By Paul Downs, January 6, 2014
After writing eight posts on my search for health insurance, which generated more than 275 comment from readers, I was more than ready to move on. After all, I do have a day job — running my little factory — and I have other projects and problems to address. But my mind keeps returning to a scene I witnessed the week before Christmas.
I came into my office a little late one morning and found my bookkeeper sitting in front of her computer, tears streaming down her face. This stopped me cold — I had never, in 27 years as a boss, seen one of my employees weeping. Alarmed, I asked her what had happened, and she told me: “I need to make a decision about which insurance plan to choose, and I can’t figure out how much a doctor’s visit will cost — and that’s what I need to know. I’ve been on the phone all morning with Independence Blue Cross, trying to get an answer. I’ve been on hold, I’ve talked to people, I called my doctor, and I can’t get anyone to give me a number. I am so frustrated I just want to — I can’t say it.”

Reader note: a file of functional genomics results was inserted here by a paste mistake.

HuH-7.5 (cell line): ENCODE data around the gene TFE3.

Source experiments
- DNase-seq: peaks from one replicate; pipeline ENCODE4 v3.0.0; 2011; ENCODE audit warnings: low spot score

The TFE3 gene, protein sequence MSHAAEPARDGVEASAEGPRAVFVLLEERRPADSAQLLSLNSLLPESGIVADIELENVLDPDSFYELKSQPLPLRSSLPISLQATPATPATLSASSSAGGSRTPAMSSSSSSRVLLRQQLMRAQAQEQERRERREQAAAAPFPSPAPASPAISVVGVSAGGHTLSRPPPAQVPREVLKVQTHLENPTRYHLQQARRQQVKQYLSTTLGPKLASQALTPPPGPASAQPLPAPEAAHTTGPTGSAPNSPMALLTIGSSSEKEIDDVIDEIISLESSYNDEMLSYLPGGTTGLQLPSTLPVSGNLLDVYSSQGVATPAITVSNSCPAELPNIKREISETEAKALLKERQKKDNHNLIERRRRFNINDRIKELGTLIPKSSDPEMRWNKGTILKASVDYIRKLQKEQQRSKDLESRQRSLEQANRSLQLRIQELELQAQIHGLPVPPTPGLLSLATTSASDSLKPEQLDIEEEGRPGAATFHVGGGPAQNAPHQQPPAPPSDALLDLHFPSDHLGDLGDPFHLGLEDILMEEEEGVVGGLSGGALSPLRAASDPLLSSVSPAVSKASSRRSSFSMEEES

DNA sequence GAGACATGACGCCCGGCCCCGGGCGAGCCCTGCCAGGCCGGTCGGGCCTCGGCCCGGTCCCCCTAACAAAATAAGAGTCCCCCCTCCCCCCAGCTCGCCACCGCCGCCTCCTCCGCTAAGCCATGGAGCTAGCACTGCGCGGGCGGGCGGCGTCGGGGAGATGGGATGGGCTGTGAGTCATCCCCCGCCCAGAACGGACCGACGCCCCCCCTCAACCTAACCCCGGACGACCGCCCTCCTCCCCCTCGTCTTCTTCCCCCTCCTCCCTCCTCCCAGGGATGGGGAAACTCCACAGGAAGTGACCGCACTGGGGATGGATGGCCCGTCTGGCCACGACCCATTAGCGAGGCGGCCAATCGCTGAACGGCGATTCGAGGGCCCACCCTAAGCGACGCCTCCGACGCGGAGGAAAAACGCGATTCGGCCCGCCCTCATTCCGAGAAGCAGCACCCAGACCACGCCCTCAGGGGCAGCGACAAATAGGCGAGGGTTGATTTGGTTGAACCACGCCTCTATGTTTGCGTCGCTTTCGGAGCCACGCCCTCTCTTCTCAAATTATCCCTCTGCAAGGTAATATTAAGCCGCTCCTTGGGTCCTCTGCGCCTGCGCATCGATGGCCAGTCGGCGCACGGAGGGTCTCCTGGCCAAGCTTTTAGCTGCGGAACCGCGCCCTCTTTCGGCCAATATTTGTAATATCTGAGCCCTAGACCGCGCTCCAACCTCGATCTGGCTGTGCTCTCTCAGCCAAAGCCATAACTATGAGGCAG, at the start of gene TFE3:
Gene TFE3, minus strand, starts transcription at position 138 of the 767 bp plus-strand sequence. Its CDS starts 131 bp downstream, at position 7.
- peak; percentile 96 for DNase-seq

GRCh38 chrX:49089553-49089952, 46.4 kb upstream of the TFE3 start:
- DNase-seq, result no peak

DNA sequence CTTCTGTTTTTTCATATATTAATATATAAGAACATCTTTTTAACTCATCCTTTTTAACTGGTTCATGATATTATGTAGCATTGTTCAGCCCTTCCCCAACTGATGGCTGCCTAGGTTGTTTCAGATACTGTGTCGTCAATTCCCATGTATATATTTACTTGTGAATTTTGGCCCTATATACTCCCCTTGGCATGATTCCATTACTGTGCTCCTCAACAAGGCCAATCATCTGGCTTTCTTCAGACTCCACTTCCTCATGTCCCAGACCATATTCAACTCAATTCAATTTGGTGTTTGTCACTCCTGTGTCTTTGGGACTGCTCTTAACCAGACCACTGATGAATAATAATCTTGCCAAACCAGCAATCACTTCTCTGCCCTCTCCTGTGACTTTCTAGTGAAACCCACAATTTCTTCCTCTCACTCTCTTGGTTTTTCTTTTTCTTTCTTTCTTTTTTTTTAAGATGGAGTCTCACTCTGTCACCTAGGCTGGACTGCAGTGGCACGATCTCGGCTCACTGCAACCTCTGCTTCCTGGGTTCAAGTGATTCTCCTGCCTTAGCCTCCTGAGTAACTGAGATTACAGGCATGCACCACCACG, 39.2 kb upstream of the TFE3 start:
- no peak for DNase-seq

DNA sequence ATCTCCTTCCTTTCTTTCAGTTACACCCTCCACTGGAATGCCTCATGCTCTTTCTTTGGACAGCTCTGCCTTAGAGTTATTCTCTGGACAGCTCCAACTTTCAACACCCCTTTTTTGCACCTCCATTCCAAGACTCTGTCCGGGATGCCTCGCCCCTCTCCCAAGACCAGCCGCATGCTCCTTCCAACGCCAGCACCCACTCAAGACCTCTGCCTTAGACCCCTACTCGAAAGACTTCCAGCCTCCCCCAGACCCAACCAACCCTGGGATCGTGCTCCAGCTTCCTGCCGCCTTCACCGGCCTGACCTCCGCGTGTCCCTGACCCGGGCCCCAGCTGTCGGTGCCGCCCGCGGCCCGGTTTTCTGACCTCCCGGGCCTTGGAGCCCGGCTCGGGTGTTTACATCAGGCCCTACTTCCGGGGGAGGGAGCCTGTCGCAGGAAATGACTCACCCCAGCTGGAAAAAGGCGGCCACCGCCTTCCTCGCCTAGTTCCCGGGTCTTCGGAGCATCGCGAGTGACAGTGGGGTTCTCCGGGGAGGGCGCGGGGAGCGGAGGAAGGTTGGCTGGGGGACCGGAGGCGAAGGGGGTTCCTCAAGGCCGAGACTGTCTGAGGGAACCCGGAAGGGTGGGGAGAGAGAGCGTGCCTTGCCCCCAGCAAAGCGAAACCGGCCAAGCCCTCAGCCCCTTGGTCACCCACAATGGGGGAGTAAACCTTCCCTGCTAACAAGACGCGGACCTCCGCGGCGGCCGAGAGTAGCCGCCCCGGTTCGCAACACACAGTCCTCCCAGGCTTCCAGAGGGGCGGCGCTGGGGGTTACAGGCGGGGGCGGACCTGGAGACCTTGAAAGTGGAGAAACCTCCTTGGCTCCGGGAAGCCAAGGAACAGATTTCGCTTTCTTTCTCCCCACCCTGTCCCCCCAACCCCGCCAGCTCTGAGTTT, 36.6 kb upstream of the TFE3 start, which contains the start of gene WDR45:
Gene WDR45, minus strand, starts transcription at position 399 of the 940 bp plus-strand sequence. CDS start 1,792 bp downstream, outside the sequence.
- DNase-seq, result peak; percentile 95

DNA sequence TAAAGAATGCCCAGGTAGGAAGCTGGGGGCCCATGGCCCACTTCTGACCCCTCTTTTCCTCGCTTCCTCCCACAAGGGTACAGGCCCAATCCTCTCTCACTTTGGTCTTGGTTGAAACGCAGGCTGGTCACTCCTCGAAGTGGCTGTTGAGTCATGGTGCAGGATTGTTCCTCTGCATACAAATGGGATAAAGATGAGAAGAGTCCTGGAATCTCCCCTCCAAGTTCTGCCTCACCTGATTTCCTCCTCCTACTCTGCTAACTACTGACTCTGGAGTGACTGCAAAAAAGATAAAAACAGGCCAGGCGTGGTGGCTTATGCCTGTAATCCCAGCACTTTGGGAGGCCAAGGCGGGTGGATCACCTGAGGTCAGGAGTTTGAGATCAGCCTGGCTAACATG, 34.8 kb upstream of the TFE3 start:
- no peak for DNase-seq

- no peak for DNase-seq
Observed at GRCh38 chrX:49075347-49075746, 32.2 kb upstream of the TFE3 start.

My bookkeeper, as I mentioned in my last post, elected to leave our company group and buy insurance through the individual exchange. She works two days a week, and so had missed my presentation on how Affordable Care Act-compliant policies work, and she hadn’t read my account of how I had failed in my own quest to find out what I could expect to pay out-of-pocket if I signed up for a silver or bronze policy. A numbers-oriented person, she had set up a spreadsheet to evaluate whether a silver or bronze policy was a better choice for her, and she had hit the same wall I had hit — not enough information to make a good decision.
And that brings me to the point of this post. I have taken a very long journey, starting with the first call from my agent and ending with my final decision as to what insurance to buy for 2014. Over those weeks, I spent a huge amount of time digging through the information given to me and trying to identify the best course of action for my company and my people.